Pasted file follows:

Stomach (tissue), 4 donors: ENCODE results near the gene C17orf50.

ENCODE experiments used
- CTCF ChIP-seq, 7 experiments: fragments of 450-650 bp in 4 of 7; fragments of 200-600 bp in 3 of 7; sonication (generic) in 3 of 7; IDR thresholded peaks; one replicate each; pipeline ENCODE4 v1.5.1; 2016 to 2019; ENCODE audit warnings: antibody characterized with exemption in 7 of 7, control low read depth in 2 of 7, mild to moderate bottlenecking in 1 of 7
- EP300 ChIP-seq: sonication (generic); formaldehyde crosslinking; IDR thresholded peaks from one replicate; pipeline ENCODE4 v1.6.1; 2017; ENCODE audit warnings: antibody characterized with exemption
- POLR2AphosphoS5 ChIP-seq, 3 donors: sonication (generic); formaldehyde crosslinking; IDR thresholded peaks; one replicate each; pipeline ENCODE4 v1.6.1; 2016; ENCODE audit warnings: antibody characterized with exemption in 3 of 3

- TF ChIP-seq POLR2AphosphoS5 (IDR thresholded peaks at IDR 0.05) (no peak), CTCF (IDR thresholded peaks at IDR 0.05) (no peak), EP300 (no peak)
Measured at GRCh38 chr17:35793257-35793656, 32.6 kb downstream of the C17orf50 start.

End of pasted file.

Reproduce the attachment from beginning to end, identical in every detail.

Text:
Stomach (tissue), 4 donors: ENCODE results near the gene C17orf50.

ENCODE experiments used
- CTCF ChIP-seq, 7 experiments: fragments of 450-650 bp in 4 of 7; fragments of 200-600 bp in 3 of 7; sonication (generic) in 3 of 7; IDR thresholded peaks; one replicate each; pipeline ENCODE4 v1.5.1; 2016 to 2019; ENCODE audit warnings: antibody characterized with exemption in 7 of 7, control low read depth in 2 of 7, mild to moderate bottlenecking in 1 of 7
- EP300 ChIP-seq: sonication (generic); formaldehyde crosslinking; IDR thresholded peaks from one replicate; pipeline ENCODE4 v1.6.1; 2017; ENCODE audit warnings: antibody characterized with exemption
- POLR2AphosphoS5 ChIP-seq, 3 donors: sonication (generic); formaldehyde crosslinking; IDR thresholded peaks; one replicate each; pipeline ENCODE4 v1.6.1; 2016; ENCODE audit warnings: antibody characterized with exemption in 3 of 3

- TF ChIP-seq POLR2AphosphoS5 (IDR thresholded peaks at IDR 0.05) (no peak), CTCF (IDR thresholded peaks at IDR 0.05) (no peak), EP300 (no peak)
Measured at GRCh38 chr17:35793257-35793656, 32.6 kb downstream of the C17orf50 start.